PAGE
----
A lot can happen in two years. I first encountered Seoul Sausage in 2010 at the LA Street Food Fest when they were pressing to hand out quarter-cuts of sausage with sliced bread on the Rose Bowl field. By the time Ted Kim, Yong Kim and chef Chris Oh opened their doors on a Little Osaka side street, they’d built much more momentum (and confidence). The trio dialed in their sausages, diversified their repertoire and stormed to victory on The Great Food Truck Race. Seoul Sausage is part of a new breed of Sawtelle Boulevard restaurant that combines grub with buzz that is no longer limited to Japanese cuisine.
A tricked out car touted a booming sound system and built-in grill. Of course, it’s easier to draw a crowd with free food, but the momentum carried over to my second visit, which was during regular business hours.
The party vibe also carried over. Both times, Seoul Sausage peddlers bumped dance music from their upstairs DJ deck, and people were willing to wait in lines that extended to the sidewalk.
Some of my friends complain that Seoul Sausage links are too grainy, and they probably could use a little more snap, but the flavor works well for me.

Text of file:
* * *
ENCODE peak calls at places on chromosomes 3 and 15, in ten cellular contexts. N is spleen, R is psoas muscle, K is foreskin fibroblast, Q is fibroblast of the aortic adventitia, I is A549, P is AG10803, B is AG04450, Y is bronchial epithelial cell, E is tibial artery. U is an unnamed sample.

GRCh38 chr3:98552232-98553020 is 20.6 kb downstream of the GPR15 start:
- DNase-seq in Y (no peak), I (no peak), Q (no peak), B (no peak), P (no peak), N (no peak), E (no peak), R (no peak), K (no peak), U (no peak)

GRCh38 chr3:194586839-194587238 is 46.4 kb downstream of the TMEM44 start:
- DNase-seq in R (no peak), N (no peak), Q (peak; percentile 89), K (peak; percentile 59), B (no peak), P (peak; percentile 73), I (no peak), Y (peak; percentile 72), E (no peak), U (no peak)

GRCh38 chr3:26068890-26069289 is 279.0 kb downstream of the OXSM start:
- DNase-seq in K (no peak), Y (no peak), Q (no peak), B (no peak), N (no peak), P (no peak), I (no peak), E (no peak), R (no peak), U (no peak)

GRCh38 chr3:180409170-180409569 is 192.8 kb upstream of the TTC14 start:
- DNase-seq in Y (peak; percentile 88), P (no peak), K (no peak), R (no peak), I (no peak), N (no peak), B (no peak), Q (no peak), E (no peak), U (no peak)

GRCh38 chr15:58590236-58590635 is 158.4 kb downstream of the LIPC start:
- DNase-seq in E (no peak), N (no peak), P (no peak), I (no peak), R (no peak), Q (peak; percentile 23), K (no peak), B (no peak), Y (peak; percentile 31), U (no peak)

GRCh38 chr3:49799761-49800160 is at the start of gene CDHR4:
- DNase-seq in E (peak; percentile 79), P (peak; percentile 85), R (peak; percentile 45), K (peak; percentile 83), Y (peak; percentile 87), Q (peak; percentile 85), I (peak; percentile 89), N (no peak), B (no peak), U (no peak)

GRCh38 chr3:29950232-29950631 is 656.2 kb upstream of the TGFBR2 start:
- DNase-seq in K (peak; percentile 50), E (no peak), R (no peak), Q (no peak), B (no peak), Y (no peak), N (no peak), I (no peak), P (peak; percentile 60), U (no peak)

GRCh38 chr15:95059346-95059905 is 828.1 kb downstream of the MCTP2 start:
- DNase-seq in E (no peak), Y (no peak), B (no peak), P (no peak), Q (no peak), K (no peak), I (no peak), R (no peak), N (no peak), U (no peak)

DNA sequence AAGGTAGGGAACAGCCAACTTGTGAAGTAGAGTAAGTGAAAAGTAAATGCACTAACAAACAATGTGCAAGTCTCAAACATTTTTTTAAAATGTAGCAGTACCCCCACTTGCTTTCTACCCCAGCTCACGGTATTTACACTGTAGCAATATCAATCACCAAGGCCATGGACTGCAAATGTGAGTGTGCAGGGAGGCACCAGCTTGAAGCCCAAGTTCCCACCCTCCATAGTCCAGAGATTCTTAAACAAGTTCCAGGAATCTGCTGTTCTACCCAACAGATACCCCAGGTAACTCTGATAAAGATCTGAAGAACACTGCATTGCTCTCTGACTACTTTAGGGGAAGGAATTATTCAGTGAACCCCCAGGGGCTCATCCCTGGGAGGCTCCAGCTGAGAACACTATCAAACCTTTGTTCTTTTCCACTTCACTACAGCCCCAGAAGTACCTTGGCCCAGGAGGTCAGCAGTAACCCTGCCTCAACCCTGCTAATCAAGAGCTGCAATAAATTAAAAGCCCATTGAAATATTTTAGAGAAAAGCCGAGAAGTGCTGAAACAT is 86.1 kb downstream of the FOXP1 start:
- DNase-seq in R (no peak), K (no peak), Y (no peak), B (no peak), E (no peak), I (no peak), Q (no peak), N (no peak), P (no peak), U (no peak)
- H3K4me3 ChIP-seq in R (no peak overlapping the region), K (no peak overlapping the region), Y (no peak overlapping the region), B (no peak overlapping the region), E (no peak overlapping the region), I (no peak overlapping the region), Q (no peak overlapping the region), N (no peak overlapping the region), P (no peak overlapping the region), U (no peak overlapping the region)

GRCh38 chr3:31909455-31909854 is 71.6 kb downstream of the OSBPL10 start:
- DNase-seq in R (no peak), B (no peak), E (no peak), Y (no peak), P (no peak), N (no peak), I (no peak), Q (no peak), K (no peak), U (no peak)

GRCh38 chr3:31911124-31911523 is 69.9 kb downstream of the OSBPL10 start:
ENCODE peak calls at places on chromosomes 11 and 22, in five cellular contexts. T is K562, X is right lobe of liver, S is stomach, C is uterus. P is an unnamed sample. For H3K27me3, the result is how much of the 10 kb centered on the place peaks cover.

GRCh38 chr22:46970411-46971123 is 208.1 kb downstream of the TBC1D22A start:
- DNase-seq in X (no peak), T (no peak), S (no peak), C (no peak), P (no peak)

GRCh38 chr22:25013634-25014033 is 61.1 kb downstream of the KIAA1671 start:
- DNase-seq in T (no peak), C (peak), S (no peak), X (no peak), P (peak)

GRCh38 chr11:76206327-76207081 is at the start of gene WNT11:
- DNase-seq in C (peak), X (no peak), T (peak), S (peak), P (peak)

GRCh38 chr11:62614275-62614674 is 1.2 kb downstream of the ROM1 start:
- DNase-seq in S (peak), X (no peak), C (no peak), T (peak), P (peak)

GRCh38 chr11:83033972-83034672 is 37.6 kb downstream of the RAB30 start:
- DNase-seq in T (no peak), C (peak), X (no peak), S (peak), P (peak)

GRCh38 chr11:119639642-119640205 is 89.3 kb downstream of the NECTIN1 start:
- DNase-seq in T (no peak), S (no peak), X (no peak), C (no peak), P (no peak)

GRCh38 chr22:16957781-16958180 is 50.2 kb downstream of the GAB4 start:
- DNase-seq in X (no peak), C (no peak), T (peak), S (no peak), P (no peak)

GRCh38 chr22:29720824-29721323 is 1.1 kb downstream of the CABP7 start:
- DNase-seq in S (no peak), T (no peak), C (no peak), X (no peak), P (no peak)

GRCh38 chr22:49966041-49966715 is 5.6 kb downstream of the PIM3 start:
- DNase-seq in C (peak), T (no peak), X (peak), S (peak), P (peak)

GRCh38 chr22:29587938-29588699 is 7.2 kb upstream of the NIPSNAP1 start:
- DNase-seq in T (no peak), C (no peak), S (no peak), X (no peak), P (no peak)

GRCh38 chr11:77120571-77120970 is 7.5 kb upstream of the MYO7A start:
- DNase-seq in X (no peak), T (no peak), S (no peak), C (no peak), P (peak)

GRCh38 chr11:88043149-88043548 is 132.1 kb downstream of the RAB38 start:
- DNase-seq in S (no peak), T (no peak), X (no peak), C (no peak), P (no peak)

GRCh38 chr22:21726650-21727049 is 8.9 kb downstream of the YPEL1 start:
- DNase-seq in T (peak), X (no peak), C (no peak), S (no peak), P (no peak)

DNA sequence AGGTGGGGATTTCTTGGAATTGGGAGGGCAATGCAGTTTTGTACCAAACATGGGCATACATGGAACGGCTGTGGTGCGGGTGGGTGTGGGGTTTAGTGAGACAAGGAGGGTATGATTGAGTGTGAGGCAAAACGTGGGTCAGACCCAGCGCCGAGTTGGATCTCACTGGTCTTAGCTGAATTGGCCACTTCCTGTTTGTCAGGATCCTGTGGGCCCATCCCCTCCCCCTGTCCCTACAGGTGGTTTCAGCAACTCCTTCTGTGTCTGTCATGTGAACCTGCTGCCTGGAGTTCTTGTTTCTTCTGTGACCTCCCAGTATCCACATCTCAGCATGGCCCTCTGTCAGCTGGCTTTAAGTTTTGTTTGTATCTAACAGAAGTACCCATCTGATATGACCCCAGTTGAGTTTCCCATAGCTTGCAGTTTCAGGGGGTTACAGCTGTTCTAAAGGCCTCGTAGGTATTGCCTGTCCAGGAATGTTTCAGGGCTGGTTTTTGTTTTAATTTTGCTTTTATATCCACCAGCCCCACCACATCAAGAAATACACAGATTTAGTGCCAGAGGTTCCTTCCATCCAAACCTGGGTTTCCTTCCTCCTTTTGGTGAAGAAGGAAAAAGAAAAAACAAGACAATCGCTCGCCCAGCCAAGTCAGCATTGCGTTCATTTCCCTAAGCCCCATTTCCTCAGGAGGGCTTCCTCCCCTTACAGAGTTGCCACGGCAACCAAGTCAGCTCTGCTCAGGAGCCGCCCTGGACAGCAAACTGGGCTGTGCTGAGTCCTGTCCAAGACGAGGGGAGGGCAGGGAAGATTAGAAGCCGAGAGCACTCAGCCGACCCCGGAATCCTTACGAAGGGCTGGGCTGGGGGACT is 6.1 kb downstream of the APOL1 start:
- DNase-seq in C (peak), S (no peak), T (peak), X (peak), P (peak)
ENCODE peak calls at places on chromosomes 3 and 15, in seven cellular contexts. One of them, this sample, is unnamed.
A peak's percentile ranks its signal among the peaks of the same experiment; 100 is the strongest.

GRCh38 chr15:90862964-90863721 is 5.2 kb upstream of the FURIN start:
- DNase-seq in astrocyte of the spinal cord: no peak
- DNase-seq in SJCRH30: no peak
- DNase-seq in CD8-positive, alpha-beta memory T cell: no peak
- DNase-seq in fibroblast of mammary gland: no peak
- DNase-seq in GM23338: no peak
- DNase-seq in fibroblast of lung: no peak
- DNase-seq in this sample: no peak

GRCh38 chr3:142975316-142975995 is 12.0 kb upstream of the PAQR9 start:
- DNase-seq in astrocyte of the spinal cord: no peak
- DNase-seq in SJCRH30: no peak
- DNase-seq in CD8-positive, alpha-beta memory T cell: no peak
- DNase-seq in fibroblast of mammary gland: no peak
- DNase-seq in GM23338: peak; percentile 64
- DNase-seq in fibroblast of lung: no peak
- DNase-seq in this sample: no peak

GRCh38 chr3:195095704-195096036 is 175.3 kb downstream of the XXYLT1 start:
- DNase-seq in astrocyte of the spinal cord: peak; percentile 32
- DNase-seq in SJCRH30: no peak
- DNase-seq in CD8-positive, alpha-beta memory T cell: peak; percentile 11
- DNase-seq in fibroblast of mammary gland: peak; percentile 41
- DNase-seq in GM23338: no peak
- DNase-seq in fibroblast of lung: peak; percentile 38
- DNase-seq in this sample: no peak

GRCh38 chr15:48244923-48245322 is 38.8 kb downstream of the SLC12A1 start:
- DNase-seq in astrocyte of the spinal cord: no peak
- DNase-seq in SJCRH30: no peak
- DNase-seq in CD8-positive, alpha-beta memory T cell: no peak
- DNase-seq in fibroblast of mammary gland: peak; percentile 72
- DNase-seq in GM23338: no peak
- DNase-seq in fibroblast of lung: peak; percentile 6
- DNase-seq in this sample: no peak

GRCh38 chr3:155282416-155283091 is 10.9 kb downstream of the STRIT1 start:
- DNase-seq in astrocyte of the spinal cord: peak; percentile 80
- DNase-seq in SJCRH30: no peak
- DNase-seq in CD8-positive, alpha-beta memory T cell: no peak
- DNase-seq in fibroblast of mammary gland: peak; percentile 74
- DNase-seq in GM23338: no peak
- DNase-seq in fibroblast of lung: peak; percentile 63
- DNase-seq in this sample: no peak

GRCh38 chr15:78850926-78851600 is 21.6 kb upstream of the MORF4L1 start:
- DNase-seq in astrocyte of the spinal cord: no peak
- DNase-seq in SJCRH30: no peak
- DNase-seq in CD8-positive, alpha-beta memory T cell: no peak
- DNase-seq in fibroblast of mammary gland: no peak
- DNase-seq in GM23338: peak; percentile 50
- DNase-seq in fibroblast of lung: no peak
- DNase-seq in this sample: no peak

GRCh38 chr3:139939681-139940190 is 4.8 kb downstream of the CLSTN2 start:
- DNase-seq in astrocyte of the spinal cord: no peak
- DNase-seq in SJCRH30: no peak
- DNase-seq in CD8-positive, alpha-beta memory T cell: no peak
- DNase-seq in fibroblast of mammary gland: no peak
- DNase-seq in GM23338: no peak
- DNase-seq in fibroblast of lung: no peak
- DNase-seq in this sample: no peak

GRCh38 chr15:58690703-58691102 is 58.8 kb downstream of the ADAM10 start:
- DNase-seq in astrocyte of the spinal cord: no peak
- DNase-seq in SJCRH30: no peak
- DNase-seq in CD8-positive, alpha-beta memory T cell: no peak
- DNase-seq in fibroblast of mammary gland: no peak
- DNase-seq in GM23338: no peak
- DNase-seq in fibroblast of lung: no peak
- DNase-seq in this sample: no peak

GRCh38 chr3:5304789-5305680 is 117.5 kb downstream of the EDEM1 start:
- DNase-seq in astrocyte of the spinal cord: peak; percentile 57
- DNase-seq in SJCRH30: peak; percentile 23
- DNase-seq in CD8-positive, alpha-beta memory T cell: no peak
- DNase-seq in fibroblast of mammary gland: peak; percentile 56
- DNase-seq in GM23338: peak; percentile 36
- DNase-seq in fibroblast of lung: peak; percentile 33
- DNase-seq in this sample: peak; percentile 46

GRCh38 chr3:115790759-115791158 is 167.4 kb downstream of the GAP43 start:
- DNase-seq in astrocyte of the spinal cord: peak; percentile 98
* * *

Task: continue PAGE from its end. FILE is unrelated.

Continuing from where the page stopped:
I previously enjoyed their Flaming Fried Balls, and this time, opted for the version with shoga Sriracha mayo, seasoned with ginger and furikake flakes.
The chicken chunks could be bigger, so the meat stays juicier. Conversely, their sweet square of cornbread slathered with creamy Sriracha honey butter is one innovation that isn’t available in K-Town.
Upcoming specials include galbi poutine, pork belly with duk boki and Army stew, a subsistence dish that was necessary after the Korean War. Their Great Food Truck Race prize – a food truck – also hits L.A. streets featuring different options, including hamburgers, which propelled them to victory. Seoul Sausage Co. is clearly on an upward trajectory, so get in on the ground floor while you can, in the hottest building along Sawtelle Boulevard.